I definitely concur with Woody: Escrima, Arnis, and the Filipino Martial Arts in general have broken down knife combatives into a science. Your best bet would be to locate an instructor affiliated with Guru Dan Inosanto, Tuhon Leo Gaje, GM T. Illustrisimo, LAMECO, Bakbakan, Bahala Na/GM Leo Giron Arnis, among others.

Remember, despite George Hill's comment regarding guns, having a firearm does not necessarily preclude learning defensive edged weapons and empty hand skills. Proper use of force techniques are very important in surviving a knife encounter, even if you are armed. An attacker can clear over 21 feet faster than you (or even, Giles Stock) can draw and fire, so even if you get a shot off, you may be stabbed, sliced, and/or killed.

For truly awesome knife training, be sure to check out the Edged Weapons Conference we are holding on March 3-5, 2000. Top names from recognized organizations (Inosanto Academy, Gunsite Training Center, Dog Brothers Martial Arts, GSGI, Emerson Knives, among many others) will all be present to discuss, teach, and demonstrate strategies and techniques to help everyone come away with *real* knife fighting skills and the tools to further develop them. For more info, go to http://www.streetpro.com/ewc2000


George Hill
September 18, 1999, 12:16 AM
The first rule of knife fighting - is have a gun...

But yes - get some hand to hand training of some sort. Fighting hand to hand is much more effective when you have a knife. I always endorse training in every field possible - then repeated training! You cant learn an art in a 3 day class - or a week at a special camp like place. You have got to keep doing it.

And from the 3 points mentioned - the knife you want - well, most any good modern folder will serve you well. the question is how much you want to spend. And what do you think you will be doing with it other than gutting your enemies.
REKAT knives are great... but are more than twice as much as you need to spend just for a good knife. SPYDERCO makes the best knives out there... Other companies such as Cold Steel or Benchmade make great knives too - Spyderco is just my first choice.

The NATIVES that I just got - wonderful knives. And while effective - dont cause panic in my bleeting coworkers. If you dont like the style - then check out the Endura. Heck if you want to get really nasty - think what you can do with the Spyderco Catcherman in a fight! (a folding filet knife)

"There is no limit to stupidity. Space itself is said to be bounded by its own curvature, but stupidity continues beyond infinity."
The Critic formerly known as Kodiac

September 19, 1999, 09:09 PM
I have read many opinions that Spyderco makes the best knife out there. Why? What makes them better than the competition? I went to my local dealer and checked out the Endura and the Delica. I have rather large hands and long fingers, and I did not feel entirely confident with one-handed opening of either knife. I have visions of not getting that blade fully open and losing a couple fingertips in the process as it snaps closed again. Anyway, I was not impressed enough to buy either one. I have not handled the REKAT knives, but it appears from what I have read that their locking mechanism is much, much stronger. I guess you could say that I am looking for a knife that follows the KISS principle. Something discreet and suitable for larger hands. Something as close to GI proof as possible.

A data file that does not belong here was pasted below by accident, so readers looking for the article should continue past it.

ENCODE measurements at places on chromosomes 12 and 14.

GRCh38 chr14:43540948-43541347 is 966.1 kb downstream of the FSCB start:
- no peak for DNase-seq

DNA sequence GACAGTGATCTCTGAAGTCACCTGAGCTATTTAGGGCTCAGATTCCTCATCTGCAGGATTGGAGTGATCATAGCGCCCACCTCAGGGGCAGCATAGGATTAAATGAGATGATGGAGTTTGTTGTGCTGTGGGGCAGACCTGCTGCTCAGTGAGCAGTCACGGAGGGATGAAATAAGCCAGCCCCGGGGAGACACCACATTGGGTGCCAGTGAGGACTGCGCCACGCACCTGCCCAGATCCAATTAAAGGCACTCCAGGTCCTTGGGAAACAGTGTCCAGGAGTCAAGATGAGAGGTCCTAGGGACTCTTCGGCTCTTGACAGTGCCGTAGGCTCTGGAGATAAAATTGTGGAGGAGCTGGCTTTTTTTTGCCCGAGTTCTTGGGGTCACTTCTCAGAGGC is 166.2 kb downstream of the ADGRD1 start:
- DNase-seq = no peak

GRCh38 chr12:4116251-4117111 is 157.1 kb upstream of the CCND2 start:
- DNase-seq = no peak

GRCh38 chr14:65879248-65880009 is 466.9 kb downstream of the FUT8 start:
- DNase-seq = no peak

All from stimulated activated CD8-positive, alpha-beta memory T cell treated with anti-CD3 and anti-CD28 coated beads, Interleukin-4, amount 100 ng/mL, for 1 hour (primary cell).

September 20, 1999, 01:52 PM

With larger hands, you may want to try a Spyderco Military, especially if a lockback doesn't put your mind at ease... My personal carry is an Benchmade AFCK (about $85.00) and a Spyderco Endura (about $45)

A lightweight knife such as the delica or endura won't open quite as fast as something that has g-10 scales like the starmate or military.

A lot of people have a beef with linerlocks, but my AFCK is solid. If you're going to be stabbing trees and whacking it against a table, maybe you should pay the extra $$ for a rolling lock. ;)

I like Spyderco personally, as they are a good company who stands by their products. they probably also have the best customer service in the business. To be honest, I don't know much about REKAT, but the knives I've handled from them have all been very good.

Someone awhile ago did a stress test of all the locks using a REKAT Pioneer, an AFCK and an Endura... did crazy stuff like stab trees, submerge them in mud for an hour, and try to use them, etc... If I can find the URL, I'll post it here..


September 20, 1999, 05:24 PM
In a world of ideals, or if at all possible, carry a fixed blade. It follows the KISS principle, is inherently stronger, has fewer parts to break, and is hands down preferred over a folder. I make it a point to keep a fixed blade (Mad Dog ATAK2) close by in most of my travels.